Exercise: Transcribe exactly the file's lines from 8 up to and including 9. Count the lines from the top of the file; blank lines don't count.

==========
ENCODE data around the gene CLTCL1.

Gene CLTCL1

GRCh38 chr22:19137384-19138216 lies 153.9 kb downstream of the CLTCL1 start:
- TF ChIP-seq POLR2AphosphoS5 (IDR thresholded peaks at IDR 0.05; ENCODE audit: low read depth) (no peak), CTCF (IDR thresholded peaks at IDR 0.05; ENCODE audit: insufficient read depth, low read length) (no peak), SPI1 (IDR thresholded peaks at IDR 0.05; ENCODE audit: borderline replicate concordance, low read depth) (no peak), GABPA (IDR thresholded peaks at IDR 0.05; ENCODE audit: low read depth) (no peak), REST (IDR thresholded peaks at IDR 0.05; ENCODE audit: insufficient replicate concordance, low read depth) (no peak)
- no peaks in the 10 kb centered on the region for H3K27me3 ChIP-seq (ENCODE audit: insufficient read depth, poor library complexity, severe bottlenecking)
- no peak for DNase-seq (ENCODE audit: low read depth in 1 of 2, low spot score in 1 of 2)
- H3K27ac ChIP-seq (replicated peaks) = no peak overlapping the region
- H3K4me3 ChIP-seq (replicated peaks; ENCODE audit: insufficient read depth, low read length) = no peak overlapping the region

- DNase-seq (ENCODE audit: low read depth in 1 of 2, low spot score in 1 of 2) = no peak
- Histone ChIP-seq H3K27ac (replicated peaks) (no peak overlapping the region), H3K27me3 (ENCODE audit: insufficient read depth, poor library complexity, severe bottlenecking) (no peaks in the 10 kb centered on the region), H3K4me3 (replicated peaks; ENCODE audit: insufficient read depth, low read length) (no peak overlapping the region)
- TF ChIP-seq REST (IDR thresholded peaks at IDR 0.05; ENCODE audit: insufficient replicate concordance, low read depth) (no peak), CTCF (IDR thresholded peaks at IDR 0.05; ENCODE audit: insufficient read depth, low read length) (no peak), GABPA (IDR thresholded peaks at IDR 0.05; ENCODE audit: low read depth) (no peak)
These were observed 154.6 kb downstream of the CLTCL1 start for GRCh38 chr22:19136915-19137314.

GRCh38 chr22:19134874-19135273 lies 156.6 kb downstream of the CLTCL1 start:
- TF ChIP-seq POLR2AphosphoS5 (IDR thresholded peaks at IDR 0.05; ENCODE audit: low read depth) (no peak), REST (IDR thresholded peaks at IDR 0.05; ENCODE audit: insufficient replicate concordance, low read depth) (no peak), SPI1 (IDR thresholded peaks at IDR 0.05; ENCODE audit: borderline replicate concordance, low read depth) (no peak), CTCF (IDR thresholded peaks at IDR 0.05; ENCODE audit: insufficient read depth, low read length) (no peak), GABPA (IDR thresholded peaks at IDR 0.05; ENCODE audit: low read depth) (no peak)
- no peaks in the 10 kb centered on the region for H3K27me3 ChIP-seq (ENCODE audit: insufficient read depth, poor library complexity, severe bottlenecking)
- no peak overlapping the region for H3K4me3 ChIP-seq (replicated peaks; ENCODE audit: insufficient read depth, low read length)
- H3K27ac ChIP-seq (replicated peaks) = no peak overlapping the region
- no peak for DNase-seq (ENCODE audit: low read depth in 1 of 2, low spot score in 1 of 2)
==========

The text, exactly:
- H3K4me3 ChIP-seq (replicated peaks; ENCODE audit: insufficient read depth, low read length) = no peak overlapping the region

- DNase-seq (ENCODE audit: low read depth in 1 of 2, low spot score in 1 of 2) = no peak